Home Video Reviews
The narrative opens on the set of a musical to which best-selling trash novelist Lucia Lane (Jennifer Kendal) has wangled an invitation. The attractive author has come to India in seeming search of both inspiration and diversion, and she spends little effort in immediately charming the film's screenwriter, Hari (Zia Mohyeddin), and its married star, Vikram (Shashi Kapoor). Hari, who aspires to higher art than the fluff that he churns out for the masses, becomes deeply taken with Lucia, which quickly turns to a source for regret.
Lucia, as it develops, is monstrously insecure regarding the encroachment of early middle age, and very blithely exploits Hari's feelings in pursuit of her own obsession with Vikram. She cares little whose life she trammels along the way, as she drags the actor from his location shoots and offends the traditional notions of his dutiful wife (Aparna Sen). The vain and arrogant matinee idol, for his part, develops a compulsion in kind, and has only sporadic pangs of guilt for ignoring the entreaties of his spouse, as she begs him to stop undermining both his professional and personal lives in pursuit of the affair.
Kapoor, who first worked for Merchant and Ivory in The Householder (1963), received an opportunity to play off of his own image as one of Bollywood's most bankable leading men of the period. Real-life marrieds Kapoor and Kendal shared the screen in a trio of Merchant/Ivory films, starting with Shakespeare Wallah (1965) (which was inspired by the traveling Shakespeare company founded by Kendal's family) and ending with Heat And Dust (1983). Fortunately for the film, their rapport is such that it stokes audience interest in two characters with little inherent likeability. The film goes through too many shifts in tone as it ambitiously tries to cover all of its thematic concerns; it detours briefly into an opportunity to tweak Westerners and their fascination with spiritual enlightenment, as Lucia misdirects her need for help to a pompously fraudulent guru. Still, the project provides enough for Merchant/Ivory fans and/or Bollywood devotees to be worth investigating.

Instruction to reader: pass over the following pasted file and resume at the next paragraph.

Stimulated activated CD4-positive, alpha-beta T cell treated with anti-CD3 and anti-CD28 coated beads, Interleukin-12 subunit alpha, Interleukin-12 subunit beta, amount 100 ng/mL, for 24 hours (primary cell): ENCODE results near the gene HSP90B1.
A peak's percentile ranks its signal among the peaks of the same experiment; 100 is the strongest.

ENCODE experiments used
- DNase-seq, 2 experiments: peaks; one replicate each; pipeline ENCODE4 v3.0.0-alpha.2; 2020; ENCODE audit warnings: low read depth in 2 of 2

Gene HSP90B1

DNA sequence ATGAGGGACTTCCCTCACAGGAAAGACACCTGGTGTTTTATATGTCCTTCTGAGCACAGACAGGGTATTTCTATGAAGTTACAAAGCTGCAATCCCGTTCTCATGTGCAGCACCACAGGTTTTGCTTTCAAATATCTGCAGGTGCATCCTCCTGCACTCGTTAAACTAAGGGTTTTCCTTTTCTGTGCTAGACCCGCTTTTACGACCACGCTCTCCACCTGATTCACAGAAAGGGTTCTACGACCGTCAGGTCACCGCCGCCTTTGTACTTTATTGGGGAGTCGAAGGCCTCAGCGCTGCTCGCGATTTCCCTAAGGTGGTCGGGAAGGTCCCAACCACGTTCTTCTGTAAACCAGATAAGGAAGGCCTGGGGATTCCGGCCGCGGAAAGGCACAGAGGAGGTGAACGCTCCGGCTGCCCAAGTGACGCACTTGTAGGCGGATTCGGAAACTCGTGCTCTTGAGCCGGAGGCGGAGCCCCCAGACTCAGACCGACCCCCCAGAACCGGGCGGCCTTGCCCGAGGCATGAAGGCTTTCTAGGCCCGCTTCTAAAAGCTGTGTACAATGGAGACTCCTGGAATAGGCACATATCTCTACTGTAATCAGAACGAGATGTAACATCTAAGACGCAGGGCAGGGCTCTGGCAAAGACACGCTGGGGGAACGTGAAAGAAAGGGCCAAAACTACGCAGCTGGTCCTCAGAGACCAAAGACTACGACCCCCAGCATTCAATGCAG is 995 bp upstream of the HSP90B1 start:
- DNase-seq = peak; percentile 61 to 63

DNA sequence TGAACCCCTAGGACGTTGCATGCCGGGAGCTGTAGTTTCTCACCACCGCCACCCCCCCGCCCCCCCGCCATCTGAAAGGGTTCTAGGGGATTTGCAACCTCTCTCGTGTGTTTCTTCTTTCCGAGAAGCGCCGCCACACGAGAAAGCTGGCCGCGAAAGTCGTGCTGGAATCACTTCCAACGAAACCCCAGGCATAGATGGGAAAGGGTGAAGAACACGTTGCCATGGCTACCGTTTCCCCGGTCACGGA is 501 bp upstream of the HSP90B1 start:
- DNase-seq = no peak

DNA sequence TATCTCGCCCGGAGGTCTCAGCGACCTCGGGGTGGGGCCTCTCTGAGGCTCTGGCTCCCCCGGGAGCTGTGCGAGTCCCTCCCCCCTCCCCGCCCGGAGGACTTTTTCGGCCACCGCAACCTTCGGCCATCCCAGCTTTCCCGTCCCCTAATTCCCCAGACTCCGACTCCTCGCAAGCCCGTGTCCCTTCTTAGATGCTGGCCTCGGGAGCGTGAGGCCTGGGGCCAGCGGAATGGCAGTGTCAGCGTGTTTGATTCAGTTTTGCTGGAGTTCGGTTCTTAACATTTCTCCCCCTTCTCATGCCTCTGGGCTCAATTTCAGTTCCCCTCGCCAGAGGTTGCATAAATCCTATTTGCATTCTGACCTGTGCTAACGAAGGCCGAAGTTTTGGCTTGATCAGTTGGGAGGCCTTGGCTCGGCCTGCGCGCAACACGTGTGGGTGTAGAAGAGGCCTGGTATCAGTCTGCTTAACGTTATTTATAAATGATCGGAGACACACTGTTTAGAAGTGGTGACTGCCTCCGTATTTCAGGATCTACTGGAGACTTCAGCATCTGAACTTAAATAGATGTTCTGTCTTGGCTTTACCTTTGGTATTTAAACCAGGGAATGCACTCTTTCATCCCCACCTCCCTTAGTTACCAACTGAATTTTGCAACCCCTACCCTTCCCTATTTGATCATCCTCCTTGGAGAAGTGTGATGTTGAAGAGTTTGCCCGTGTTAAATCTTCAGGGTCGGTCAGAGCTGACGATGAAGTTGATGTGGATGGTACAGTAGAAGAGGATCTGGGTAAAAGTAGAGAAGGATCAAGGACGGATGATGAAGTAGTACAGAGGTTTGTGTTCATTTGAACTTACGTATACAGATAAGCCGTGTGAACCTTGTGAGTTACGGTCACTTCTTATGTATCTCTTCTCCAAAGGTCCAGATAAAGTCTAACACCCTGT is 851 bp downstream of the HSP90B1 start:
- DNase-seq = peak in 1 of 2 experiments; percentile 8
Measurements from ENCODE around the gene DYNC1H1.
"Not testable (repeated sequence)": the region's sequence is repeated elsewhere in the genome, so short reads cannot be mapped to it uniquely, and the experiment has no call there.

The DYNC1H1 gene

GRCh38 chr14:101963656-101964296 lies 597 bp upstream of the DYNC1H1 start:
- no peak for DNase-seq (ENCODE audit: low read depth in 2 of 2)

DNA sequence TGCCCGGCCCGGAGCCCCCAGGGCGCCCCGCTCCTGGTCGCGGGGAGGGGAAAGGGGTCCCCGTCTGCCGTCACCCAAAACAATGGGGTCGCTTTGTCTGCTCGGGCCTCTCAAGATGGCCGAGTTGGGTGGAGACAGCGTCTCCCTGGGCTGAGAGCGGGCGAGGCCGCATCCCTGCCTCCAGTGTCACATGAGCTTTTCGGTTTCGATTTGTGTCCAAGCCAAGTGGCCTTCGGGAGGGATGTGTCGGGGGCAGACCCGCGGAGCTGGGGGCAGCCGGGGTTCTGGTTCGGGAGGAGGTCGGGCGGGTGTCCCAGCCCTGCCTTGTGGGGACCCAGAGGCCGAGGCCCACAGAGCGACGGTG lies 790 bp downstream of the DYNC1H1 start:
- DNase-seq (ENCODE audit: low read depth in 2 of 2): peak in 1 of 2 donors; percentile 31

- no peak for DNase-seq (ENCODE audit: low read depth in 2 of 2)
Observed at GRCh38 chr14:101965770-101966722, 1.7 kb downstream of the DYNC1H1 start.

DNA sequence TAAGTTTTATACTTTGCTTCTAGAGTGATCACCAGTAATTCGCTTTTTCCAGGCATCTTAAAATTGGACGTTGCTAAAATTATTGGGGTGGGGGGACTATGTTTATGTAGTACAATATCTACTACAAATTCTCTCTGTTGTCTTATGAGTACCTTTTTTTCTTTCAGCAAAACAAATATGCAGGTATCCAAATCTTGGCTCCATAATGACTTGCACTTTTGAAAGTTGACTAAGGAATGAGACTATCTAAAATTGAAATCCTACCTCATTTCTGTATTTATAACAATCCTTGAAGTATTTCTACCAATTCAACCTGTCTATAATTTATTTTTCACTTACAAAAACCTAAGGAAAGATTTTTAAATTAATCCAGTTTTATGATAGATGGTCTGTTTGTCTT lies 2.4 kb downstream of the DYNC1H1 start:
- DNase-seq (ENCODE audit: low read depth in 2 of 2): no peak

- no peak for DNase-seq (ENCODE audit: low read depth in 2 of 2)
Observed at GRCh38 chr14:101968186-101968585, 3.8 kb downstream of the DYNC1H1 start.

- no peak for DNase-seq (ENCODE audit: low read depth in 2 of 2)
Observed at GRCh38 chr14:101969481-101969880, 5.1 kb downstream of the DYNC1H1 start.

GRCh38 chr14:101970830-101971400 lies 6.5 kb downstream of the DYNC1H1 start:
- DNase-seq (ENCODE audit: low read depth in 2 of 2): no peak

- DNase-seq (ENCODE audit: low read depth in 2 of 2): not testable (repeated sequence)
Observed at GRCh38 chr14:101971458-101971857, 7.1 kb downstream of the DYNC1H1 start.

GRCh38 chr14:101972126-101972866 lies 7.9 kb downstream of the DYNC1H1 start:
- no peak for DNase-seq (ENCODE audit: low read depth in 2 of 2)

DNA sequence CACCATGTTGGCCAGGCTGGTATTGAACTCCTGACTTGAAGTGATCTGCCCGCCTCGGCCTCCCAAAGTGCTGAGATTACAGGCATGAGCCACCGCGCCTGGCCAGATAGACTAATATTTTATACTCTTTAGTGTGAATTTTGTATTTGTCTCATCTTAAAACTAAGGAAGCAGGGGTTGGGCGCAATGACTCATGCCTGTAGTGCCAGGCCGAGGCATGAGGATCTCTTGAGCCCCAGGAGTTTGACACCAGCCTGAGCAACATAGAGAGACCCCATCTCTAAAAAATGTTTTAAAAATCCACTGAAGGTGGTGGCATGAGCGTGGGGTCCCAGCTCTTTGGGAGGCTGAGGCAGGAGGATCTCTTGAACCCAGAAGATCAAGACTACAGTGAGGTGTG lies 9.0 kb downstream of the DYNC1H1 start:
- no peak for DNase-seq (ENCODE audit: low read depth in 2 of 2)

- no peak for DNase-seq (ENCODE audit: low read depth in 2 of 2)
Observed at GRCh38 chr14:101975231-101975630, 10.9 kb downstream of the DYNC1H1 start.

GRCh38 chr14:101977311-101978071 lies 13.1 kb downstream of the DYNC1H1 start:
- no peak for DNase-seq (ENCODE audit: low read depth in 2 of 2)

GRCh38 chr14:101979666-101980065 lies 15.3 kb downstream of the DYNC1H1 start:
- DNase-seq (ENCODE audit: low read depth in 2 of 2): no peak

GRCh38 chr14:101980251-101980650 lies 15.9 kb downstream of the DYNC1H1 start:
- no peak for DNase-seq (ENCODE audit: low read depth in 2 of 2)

Criterion has presented Bombay Talkie in its original 1.78:1 theatrical aspect ratio, with a new digital transfer that complements the vibrancy of Subrata Mitra's cinematography. While the audio was taken from a new soundtrack print, it's far less crisp than the image, and this is probably reflective of budgetary and technological constraints at the time of the film's production. As with the other releases in the series, new interviews are included with the producer, director, and screenwriter Ruth Prawer Jhabvala. Among various revelations is Ivory's concession that the Busby Berkeley-inspired giant typewriter from the story-within-a-story was his favorite set from all his films.
The extra that Bollywood fans will find most intriguing is undoubtedly the inclusion of Helen, Queen of the Naucht Girls (1973), a half-hour documentary made under Merchant/Ivory's auspices and directed by Anthony Korner. The documentary's subject, who plays herself in Bombay Talkie as the leading lady in the typewriter number, is a dancer of British and Burmese descent who began her screen career as a teenager in the '50s. By the time of the documentary's release, Helen had compiled an incredible 500 screen credits in Bollywood, and would go on to log many more. Korner intersperses footage of from many of these efforts with interview materials, and while the preservation of the source materials was lacking, it's a fascinating watch for anyone with even a passing interest in Indian film.
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by Jay S. Steinberg